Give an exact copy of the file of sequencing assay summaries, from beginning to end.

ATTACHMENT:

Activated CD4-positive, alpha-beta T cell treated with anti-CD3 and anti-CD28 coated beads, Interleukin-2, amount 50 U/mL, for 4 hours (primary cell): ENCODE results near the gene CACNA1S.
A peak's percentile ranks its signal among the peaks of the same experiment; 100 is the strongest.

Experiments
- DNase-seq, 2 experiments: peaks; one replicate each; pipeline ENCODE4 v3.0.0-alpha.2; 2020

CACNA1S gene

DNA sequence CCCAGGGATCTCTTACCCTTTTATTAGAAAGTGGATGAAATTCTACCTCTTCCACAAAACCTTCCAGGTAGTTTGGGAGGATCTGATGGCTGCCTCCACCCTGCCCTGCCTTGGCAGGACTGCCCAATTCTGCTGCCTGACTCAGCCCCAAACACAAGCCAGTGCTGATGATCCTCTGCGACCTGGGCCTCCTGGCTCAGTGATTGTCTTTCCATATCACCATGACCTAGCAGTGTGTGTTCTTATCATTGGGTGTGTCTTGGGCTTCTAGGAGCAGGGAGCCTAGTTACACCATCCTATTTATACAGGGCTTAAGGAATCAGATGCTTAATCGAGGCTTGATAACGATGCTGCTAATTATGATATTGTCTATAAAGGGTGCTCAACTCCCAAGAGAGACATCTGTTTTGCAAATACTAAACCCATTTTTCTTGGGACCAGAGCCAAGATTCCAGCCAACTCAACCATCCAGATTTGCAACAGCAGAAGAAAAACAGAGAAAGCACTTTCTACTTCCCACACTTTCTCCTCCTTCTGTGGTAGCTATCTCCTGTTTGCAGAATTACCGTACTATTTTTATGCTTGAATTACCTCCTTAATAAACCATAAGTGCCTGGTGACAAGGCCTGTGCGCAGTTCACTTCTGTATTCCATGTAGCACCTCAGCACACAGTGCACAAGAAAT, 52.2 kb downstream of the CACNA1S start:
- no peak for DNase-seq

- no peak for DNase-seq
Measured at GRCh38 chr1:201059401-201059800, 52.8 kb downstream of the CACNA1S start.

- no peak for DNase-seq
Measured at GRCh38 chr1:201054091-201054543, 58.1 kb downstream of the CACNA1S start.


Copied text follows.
Activated CD4-positive, alpha-beta T cell treated with anti-CD3 and anti-CD28 coated beads, Interleukin-2, amount 50 U/mL, for 4 hours (primary cell): ENCODE results near the gene CACNA1S.
A peak's percentile ranks its signal among the peaks of the same experiment; 100 is the strongest.

Experiments
- DNase-seq, 2 experiments: peaks; one replicate each; pipeline ENCODE4 v3.0.0-alpha.2; 2020

CACNA1S gene

DNA sequence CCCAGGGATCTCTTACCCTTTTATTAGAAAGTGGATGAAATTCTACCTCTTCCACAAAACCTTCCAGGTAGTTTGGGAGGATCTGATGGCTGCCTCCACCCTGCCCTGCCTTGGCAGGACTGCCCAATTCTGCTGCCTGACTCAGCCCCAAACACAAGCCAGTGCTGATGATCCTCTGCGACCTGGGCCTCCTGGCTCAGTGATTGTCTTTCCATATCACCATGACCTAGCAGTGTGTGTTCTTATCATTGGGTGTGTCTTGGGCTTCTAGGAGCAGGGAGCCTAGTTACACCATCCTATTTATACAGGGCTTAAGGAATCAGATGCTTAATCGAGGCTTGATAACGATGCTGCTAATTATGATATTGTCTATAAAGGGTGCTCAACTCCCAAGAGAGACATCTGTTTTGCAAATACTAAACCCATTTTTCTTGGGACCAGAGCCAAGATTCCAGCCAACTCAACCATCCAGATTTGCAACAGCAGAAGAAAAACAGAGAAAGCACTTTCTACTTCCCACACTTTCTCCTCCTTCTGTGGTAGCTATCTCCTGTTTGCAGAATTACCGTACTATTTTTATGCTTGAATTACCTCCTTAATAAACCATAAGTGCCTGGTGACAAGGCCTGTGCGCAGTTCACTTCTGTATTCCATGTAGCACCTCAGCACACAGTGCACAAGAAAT, 52.2 kb downstream of the CACNA1S start:
- no peak for DNase-seq

- no peak for DNase-seq
Measured at GRCh38 chr1:201059401-201059800, 52.8 kb downstream of the CACNA1S start.

- no peak for DNase-seq
Measured at GRCh38 chr1:201054091-201054543, 58.1 kb downstream of the CACNA1S start.